Robert Broome, a practitioner from our online action research exchange, explores how language and context matters when embedding Functional Skills.
My name is Robert Broome. I’m a level 1 course team leader in professional cookery at North Hertfordshire College and I am also completing my PGCE teaching degree at Bedford college. As part of my course I was asked to complete an action research project of my choice. Because I teach on a vocational course, I decided to see whether adding contextualised examples of maths and English work within my cookery sessions could help students with their maths and English studies. This has been of interest to me not only within my profession but because, I too at 28 years old struggle with English in a general sense (e.g. reading, spelling and breaking down of text).
A report from the Department for Business, Innovation & Skills, Department for Education, and The Rt Hon Matt Hancock MP (published 2 July 2014) stated:
‘Many students have problems in maths and English all the way through the progressing to adult life. “40% of pupils do not get GCSE grades A* to C in English and maths by age 16. Worse still, 90% of those who don’t reach this basic standard by 16, don’t achieve it by age 19” (dept. of education, 2018).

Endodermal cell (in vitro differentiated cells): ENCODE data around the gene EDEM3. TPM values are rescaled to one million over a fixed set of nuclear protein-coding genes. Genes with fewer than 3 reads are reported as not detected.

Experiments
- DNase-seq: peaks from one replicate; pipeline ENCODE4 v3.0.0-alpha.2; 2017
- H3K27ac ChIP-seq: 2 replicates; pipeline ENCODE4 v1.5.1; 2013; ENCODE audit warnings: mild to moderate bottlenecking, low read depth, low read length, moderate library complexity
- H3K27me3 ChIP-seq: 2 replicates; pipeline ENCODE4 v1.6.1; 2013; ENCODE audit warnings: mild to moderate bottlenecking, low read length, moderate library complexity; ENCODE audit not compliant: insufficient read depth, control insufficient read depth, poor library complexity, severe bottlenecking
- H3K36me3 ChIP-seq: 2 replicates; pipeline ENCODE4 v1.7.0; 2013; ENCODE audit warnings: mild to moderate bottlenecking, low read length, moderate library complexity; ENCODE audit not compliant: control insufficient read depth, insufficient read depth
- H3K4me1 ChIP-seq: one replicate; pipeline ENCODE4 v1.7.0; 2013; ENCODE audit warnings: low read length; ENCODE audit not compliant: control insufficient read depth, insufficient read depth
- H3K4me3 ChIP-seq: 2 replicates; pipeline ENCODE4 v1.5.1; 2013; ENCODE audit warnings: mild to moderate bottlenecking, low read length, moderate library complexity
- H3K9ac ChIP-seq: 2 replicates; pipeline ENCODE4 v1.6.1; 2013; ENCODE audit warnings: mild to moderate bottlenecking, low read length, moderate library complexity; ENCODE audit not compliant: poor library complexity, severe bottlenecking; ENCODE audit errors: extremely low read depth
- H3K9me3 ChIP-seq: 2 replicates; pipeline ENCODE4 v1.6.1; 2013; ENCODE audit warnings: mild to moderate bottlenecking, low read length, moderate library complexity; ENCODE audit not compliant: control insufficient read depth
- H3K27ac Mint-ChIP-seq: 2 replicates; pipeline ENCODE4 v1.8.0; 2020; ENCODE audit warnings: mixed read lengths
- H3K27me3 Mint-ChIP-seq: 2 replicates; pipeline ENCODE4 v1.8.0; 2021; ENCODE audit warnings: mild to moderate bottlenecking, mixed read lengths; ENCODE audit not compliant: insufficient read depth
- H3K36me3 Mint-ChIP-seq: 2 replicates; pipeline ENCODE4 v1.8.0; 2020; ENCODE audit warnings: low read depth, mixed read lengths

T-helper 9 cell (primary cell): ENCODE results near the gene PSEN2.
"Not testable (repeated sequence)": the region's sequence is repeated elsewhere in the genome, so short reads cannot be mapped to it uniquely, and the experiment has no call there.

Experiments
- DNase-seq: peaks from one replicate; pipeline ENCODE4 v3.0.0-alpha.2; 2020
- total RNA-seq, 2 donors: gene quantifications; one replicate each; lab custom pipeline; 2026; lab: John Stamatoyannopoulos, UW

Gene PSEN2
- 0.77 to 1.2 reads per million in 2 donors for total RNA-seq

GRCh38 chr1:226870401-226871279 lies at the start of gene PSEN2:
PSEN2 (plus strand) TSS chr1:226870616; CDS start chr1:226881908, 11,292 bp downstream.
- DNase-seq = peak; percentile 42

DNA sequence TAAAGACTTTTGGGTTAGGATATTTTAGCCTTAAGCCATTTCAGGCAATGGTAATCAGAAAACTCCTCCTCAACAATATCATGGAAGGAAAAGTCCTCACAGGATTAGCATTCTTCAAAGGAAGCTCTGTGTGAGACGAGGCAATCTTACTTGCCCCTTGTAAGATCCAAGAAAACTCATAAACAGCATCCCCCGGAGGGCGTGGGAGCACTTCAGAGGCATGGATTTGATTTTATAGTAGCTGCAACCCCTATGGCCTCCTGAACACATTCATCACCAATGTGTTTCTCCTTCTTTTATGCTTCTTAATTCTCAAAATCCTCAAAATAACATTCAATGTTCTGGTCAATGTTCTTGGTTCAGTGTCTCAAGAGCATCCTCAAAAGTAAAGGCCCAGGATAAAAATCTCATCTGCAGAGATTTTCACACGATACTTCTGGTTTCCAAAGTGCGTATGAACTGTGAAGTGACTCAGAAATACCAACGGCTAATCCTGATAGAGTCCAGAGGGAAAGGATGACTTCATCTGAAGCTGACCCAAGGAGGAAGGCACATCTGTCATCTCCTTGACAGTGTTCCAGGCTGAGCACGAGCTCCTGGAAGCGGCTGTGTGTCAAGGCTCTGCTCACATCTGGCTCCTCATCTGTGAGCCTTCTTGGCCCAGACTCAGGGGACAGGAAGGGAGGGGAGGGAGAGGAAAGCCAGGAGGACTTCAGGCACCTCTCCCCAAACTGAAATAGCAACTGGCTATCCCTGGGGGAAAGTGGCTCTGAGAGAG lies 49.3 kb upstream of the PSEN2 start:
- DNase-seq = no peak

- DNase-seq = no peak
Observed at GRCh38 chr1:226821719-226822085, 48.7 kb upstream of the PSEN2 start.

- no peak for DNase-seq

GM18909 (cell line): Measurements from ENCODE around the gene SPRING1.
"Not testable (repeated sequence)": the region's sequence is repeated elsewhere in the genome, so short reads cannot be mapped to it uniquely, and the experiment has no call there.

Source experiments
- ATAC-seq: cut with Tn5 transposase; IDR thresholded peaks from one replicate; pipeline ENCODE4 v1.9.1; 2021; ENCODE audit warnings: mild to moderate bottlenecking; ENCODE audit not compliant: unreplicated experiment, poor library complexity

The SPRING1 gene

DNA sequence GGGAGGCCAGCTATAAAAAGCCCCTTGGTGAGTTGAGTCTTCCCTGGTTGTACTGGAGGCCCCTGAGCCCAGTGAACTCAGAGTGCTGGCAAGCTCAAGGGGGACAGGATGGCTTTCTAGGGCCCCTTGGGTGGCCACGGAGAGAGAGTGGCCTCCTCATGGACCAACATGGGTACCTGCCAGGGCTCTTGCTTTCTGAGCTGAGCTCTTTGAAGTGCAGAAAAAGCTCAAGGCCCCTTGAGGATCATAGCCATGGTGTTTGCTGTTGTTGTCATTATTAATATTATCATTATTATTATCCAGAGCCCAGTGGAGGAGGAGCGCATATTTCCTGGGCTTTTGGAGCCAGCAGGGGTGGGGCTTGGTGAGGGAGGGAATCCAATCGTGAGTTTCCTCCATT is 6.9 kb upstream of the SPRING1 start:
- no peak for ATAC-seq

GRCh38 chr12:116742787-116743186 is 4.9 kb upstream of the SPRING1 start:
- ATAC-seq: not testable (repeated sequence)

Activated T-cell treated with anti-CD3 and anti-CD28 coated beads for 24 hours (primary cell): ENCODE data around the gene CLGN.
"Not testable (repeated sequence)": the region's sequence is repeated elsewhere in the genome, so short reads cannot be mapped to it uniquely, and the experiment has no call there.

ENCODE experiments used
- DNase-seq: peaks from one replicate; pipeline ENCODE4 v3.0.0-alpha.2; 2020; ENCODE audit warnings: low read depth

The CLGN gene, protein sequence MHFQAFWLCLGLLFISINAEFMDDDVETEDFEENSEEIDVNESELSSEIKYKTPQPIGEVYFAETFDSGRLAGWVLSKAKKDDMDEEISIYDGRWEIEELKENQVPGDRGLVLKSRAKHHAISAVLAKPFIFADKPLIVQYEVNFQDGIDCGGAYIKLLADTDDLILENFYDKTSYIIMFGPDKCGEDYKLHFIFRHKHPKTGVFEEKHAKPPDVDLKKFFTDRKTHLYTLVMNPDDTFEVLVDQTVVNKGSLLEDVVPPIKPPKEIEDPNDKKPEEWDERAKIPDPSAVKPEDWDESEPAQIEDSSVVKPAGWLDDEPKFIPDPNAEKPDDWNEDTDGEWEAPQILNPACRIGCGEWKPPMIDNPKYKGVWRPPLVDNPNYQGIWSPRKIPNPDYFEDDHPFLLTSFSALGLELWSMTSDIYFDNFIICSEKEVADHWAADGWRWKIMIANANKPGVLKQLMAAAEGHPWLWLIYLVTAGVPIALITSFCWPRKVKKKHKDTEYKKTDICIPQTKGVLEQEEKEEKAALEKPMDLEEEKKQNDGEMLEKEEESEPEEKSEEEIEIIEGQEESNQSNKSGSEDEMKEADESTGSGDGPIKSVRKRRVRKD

Another interesting study made by the Organisation for Economic Co-operation and Development (OECD), states that older generations tend to perform better in maths and English based tasks than younger learners.
I researched into these claims by the government by conducting my own experiment with a few of my level 1 professional cookery students. I asked a few GCSE standard maths and English questions and the average score out of 13 was 7-8, which works out to be 57% of the mark. I then asked the same questions to adult learners, all of whom were over the age of 40. The average score for the older learners was 11-12 out of 13, which is 88% of the mark.’